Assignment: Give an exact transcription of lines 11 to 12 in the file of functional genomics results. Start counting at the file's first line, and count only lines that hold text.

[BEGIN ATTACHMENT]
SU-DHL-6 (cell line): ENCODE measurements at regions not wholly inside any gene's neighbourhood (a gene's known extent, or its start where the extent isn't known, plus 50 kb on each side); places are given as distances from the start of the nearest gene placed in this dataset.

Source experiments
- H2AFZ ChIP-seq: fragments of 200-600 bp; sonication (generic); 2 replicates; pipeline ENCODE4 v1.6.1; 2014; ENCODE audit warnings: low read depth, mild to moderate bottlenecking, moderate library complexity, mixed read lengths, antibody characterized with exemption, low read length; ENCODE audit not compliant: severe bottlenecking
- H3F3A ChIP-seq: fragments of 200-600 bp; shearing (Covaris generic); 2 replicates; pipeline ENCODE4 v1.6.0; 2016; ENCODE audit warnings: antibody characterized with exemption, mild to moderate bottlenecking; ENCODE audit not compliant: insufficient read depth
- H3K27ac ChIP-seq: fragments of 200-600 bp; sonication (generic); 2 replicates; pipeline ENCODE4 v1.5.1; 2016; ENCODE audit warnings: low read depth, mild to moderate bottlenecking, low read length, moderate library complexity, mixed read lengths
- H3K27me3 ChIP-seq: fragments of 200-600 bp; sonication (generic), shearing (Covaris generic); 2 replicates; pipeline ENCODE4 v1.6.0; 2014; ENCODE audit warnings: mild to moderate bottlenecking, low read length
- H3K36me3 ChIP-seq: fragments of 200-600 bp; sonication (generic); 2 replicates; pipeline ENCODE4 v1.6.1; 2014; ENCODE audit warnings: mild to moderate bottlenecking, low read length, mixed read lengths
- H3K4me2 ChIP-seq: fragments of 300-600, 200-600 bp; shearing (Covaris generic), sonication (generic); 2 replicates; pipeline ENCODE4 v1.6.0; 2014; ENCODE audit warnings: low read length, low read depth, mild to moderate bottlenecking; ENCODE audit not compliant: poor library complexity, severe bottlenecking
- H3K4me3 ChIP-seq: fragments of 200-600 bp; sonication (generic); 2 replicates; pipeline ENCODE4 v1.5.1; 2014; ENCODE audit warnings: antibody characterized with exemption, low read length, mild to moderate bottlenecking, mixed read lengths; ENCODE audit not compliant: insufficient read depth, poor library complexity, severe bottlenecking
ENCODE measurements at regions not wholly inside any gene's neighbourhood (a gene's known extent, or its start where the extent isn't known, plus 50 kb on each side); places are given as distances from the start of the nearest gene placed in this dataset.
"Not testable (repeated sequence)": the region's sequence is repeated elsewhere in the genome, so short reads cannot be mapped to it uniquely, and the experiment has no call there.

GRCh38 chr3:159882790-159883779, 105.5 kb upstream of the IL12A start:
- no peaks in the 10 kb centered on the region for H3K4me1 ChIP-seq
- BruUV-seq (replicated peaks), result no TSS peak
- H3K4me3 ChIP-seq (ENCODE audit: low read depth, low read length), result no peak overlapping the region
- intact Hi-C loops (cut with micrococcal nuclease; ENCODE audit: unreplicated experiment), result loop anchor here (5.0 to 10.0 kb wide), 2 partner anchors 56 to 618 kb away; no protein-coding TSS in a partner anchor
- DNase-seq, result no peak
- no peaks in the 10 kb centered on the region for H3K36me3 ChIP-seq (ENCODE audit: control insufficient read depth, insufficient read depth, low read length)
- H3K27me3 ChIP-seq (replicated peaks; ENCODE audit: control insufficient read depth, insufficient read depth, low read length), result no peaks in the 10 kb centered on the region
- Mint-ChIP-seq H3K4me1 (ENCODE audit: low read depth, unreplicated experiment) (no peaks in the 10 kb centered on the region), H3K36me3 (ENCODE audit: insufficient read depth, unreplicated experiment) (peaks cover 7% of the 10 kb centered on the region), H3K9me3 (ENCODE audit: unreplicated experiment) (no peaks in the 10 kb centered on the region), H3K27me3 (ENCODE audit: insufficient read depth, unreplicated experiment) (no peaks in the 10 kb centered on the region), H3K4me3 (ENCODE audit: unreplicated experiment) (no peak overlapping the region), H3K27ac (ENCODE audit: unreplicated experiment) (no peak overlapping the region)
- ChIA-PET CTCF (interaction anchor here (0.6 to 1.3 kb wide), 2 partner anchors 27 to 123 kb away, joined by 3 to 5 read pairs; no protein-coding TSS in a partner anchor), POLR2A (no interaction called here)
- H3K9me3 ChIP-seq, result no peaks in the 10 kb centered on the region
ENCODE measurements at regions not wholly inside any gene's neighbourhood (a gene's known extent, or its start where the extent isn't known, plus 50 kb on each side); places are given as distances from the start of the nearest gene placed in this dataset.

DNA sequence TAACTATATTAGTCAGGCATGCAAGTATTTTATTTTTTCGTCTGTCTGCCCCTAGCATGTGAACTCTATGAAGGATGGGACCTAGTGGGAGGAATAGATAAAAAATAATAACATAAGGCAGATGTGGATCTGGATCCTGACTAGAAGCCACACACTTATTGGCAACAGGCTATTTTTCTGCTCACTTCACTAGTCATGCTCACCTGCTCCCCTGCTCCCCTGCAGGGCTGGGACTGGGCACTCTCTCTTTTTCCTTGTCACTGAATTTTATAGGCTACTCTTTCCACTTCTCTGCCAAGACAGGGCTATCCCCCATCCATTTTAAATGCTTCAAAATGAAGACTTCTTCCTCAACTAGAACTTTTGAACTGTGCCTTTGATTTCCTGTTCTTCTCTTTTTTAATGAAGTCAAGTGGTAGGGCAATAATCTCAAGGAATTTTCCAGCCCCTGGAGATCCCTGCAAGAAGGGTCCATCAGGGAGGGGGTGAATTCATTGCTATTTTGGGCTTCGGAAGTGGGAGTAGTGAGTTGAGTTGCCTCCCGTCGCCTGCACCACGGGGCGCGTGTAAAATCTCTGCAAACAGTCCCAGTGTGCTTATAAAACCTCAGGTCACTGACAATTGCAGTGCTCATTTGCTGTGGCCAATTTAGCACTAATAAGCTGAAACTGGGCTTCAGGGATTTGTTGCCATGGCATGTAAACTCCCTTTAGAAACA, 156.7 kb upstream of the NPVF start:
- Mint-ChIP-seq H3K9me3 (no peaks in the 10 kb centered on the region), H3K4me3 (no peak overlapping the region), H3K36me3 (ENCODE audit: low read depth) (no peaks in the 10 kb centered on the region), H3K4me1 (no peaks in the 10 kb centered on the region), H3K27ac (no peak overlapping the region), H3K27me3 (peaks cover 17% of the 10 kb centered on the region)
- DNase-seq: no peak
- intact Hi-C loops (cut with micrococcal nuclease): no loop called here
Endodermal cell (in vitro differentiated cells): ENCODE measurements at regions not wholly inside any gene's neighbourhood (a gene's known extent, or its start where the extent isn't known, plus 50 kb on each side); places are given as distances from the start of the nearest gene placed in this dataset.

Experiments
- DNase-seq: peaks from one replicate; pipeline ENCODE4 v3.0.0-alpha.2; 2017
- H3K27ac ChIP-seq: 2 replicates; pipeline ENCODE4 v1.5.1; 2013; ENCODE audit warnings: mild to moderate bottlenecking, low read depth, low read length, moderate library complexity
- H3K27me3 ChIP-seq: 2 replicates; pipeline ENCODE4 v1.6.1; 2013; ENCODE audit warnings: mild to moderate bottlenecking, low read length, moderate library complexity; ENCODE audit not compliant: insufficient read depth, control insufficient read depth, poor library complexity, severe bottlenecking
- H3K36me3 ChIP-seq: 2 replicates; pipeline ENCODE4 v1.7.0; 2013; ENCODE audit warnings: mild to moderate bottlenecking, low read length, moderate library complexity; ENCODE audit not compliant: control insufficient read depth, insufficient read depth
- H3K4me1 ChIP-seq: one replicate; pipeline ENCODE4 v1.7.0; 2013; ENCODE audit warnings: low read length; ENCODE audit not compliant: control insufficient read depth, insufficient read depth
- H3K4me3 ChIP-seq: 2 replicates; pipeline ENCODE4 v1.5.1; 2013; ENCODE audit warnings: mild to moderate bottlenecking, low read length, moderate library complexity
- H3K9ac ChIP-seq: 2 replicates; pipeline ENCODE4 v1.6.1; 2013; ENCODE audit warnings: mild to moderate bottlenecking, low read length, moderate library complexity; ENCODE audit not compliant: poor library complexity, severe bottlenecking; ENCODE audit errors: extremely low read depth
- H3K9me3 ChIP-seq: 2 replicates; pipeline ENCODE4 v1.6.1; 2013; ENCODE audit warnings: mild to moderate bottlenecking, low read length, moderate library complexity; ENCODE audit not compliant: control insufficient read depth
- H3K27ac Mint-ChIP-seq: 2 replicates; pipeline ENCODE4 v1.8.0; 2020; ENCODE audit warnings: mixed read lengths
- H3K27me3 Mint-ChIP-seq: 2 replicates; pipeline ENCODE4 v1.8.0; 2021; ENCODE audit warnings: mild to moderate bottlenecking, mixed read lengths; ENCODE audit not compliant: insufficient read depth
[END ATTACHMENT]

"Not testable (repeated sequence)": the region's sequence is repeated elsewhere in the genome, so short reads cannot be mapped to it uniquely, and the experiment has no call there.

GRCh38 chr3:159882790-159883779, 105.5 kb upstream of the IL12A start: